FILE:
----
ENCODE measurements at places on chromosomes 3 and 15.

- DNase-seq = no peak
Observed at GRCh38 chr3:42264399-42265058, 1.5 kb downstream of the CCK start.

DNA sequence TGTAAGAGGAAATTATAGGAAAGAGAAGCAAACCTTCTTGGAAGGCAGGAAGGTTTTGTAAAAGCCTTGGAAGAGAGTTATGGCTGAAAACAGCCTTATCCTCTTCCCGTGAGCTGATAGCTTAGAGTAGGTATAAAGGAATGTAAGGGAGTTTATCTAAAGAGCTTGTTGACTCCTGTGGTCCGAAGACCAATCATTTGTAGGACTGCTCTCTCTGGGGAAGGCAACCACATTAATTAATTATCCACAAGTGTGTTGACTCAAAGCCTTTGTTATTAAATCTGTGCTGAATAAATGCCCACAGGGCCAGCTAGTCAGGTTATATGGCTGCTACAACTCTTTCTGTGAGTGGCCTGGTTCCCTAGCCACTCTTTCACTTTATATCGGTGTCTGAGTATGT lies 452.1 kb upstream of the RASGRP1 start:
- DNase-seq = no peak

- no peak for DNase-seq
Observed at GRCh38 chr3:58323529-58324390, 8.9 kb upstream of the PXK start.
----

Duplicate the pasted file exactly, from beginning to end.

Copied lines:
ENCODE measurements at places on chromosomes 3 and 15.

- DNase-seq = no peak
Observed at GRCh38 chr3:42264399-42265058, 1.5 kb downstream of the CCK start.

DNA sequence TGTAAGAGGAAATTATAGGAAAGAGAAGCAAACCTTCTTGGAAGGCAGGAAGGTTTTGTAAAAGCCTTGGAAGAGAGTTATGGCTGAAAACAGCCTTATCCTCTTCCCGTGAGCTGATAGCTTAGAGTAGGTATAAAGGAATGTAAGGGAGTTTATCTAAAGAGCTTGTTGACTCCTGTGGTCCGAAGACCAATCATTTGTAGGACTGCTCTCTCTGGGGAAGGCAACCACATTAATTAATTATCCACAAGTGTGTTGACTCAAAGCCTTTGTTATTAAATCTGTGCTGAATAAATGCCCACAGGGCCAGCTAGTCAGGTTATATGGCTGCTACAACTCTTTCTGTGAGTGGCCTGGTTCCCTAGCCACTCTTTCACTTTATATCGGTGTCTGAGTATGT lies 452.1 kb upstream of the RASGRP1 start:
- DNase-seq = no peak

- no peak for DNase-seq
Observed at GRCh38 chr3:58323529-58324390, 8.9 kb upstream of the PXK start.